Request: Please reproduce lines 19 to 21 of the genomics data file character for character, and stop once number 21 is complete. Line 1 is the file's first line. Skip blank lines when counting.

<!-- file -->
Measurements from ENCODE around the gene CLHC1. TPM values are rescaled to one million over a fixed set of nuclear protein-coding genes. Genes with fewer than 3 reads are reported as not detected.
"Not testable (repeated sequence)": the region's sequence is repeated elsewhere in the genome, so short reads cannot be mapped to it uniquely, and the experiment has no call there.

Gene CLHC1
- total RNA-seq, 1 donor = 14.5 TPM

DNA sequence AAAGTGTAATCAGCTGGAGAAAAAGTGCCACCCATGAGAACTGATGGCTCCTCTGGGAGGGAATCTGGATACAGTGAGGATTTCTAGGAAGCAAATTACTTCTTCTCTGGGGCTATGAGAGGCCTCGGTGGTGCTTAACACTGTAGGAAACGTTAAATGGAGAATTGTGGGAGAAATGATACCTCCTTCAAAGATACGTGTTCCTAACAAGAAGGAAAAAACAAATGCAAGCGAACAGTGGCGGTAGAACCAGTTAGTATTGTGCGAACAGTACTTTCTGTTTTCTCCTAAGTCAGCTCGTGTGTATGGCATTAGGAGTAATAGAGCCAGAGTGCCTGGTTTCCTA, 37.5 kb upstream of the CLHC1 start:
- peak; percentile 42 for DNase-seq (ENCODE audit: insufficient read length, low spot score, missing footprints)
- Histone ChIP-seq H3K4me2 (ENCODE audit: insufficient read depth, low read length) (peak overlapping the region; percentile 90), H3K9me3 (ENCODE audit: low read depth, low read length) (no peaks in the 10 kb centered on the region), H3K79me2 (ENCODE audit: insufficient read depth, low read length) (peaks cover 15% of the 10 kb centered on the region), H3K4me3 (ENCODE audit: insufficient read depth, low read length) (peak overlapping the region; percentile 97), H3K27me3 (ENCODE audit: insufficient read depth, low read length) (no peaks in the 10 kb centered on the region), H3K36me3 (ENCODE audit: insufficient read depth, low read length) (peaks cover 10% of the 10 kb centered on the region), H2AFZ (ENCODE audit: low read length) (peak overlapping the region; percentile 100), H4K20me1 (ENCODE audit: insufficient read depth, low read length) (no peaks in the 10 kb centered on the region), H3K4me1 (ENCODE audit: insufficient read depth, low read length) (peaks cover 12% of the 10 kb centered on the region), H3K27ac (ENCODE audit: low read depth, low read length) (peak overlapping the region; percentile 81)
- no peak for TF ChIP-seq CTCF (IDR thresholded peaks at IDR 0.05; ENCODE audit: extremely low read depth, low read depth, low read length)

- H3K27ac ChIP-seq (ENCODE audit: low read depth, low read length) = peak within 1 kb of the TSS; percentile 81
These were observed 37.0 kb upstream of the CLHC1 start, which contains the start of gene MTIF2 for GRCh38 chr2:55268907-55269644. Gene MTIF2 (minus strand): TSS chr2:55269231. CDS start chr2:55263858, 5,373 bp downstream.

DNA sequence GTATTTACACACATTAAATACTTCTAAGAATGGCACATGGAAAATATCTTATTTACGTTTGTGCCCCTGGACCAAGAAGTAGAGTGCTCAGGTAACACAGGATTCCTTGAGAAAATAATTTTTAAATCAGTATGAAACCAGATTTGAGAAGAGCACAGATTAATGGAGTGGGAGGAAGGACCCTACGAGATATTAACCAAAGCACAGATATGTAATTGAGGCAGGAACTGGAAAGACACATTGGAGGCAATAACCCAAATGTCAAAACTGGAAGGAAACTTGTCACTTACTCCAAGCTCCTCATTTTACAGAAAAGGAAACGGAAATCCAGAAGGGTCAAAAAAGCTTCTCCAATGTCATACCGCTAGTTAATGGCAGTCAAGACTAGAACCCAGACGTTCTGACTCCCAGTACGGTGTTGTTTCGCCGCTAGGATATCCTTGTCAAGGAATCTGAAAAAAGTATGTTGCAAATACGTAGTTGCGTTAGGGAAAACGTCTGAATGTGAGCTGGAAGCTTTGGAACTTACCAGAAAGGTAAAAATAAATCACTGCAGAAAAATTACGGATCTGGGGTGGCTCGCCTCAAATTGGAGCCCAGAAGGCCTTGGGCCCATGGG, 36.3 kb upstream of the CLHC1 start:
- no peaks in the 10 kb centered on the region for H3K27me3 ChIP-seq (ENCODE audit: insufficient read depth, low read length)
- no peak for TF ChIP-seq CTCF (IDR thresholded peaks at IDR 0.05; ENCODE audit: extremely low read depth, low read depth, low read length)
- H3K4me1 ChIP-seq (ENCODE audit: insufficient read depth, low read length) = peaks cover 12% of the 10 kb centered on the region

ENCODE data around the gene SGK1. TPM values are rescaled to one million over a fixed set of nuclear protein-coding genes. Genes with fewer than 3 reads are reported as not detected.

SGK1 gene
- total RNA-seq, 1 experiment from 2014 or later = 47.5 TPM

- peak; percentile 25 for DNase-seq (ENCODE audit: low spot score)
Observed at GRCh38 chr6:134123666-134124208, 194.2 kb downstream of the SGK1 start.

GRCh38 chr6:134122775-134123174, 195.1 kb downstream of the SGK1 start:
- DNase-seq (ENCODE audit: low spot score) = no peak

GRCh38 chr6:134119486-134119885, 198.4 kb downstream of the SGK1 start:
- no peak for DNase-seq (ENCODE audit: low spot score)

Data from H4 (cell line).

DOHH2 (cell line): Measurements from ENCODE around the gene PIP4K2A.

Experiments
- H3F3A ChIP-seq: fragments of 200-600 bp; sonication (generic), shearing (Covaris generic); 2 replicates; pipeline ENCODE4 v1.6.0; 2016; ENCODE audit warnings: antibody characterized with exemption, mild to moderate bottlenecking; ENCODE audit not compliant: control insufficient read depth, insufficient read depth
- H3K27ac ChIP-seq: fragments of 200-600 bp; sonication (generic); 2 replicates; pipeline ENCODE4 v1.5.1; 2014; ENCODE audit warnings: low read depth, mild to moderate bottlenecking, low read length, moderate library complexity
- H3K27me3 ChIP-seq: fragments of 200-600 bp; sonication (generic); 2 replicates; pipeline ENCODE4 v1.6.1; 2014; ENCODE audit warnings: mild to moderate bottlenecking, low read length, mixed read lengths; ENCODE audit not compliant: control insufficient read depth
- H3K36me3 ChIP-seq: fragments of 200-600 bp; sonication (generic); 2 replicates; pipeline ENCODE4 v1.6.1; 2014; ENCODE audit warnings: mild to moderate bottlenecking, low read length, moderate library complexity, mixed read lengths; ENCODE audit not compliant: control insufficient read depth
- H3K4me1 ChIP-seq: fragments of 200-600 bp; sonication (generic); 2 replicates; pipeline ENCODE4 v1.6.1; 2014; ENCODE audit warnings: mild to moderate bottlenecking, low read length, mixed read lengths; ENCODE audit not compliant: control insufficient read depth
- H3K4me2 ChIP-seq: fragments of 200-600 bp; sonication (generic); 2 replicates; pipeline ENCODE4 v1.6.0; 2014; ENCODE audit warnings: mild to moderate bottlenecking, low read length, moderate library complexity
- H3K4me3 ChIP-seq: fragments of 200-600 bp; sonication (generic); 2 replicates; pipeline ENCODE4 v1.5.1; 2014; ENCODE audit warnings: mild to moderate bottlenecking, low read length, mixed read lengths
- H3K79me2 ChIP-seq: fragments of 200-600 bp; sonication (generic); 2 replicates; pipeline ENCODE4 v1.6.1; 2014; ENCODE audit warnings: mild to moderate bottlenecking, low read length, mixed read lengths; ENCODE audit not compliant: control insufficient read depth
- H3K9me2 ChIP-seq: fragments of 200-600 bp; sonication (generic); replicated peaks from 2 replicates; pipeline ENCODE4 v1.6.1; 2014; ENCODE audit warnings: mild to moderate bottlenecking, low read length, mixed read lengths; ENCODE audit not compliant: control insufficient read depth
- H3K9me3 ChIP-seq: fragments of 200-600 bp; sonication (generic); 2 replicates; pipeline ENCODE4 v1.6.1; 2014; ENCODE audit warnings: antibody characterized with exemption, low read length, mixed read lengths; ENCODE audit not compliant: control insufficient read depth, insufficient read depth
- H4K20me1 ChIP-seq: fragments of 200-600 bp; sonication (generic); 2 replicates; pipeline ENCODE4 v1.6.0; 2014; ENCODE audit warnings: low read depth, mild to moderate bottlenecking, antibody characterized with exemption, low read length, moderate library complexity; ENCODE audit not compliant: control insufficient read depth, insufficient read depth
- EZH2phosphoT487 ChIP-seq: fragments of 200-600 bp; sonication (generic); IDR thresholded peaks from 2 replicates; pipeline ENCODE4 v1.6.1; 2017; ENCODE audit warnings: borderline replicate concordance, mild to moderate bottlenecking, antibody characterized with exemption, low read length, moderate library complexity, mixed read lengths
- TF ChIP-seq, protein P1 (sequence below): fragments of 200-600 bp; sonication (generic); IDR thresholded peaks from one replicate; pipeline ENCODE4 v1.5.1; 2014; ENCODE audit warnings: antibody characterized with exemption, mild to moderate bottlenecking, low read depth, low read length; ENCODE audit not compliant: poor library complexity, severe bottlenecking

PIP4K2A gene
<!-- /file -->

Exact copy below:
Observed at GRCh38 chr6:134123666-134124208, 194.2 kb downstream of the SGK1 start.

GRCh38 chr6:134122775-134123174, 195.1 kb downstream of the SGK1 start:
- DNase-seq (ENCODE audit: low spot score) = no peak